Declaring itself a sanctuary with no obligation to obey federal immigration law, the city of San Francisco ignored an order by federal immigration officials to detain for deportation a man now accused of gunning down a young woman at popular city tourist destination.
Francisco Sanchez has seven felony convictions and has been deported five times, most recently in 2009, a federal agency said Friday. He was arrested about an hour after Wednesday’s seemingly random slaying of Kathryn Steinle at Pier 14 — one of the busiest attractions in the city.
U.S. Immigration and Customs Enforcement had turned Sanchez over to San Francisco police March 26 on an outstanding drug warrant, said agency spokeswoman Virginia Kice. ICE issued a detainer for Sanchez in March. She said the detainer was not honored.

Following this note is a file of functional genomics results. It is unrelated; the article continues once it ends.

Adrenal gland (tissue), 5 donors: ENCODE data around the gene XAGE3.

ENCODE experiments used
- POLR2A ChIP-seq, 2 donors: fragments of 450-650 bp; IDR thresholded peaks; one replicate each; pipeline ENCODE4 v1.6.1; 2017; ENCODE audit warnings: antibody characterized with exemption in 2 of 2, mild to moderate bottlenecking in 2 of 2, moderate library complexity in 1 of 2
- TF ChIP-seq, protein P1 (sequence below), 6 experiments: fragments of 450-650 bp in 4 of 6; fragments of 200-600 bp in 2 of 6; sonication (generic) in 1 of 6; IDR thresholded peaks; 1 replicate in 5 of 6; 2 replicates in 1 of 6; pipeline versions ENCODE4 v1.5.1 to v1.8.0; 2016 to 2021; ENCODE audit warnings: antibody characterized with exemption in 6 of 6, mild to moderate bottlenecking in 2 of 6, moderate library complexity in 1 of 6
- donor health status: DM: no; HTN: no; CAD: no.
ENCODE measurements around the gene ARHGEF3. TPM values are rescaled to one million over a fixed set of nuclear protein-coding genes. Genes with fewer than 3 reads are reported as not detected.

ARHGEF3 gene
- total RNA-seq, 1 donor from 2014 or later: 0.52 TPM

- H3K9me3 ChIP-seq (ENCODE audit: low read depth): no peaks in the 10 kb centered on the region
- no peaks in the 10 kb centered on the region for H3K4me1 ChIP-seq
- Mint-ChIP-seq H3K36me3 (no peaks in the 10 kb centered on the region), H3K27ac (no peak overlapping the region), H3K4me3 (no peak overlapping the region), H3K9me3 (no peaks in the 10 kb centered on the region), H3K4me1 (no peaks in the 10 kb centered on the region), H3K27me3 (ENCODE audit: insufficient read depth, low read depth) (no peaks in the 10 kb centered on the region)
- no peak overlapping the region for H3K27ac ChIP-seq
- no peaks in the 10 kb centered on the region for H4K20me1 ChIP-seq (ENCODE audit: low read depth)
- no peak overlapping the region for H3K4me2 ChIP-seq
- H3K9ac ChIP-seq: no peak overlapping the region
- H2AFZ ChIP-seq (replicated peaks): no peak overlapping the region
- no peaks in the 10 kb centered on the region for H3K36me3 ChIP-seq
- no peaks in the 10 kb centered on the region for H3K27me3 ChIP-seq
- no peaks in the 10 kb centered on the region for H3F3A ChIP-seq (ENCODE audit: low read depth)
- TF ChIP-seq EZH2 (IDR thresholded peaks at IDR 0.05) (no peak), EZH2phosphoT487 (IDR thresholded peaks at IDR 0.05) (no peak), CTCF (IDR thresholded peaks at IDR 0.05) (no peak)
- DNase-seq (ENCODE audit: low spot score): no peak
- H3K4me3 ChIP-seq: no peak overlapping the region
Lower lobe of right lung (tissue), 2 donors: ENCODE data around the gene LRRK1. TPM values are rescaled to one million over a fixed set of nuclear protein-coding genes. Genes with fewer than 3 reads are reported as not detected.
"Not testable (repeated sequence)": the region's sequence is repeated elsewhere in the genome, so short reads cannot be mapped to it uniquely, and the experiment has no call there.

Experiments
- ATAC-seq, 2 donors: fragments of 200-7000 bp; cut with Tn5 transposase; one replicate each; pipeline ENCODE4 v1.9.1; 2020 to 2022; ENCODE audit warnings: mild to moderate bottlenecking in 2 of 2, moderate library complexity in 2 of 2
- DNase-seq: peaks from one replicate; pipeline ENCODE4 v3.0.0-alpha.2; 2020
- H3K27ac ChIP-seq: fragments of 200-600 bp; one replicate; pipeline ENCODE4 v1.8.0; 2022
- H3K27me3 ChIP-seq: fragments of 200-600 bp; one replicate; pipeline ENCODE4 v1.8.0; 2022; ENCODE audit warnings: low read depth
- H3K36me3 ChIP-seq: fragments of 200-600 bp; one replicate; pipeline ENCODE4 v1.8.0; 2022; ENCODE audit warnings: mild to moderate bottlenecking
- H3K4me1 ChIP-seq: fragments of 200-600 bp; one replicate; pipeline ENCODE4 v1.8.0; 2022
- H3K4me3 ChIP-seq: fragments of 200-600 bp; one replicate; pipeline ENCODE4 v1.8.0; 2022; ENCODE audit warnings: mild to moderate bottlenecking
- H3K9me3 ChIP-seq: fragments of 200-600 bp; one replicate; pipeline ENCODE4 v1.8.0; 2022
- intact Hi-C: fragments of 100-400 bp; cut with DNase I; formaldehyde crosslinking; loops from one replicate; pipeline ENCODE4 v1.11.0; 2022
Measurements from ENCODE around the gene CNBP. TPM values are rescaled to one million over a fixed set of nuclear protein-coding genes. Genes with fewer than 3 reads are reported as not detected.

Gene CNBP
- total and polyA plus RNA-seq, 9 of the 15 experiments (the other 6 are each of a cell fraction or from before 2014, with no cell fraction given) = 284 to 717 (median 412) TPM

Freya Horne, counsel for the sheriff’s office, said Friday that federal detention orders are not a “legal basis” to hold someone, so Sanchez was released April 15. San Francisco is a sanctuary city and local money cannot be spent to cooperate with federal immigration law.
The city does not turn over people who are in the country illegally unless there’s an active warrant for their arrest, she said. Horne said they checked and found none. ICE could have issued an active warrant if they wanted the city to keep him, she said.
“It’s not legal to hold someone on a request to detain. This is not just us. This is a widely adopted position,” she said.
Steinle was gunned down while out for an evening stroll with her father along the waterfront. Police said witnesses heard no argument or dispute before the shooting, suggesting it was a random attack.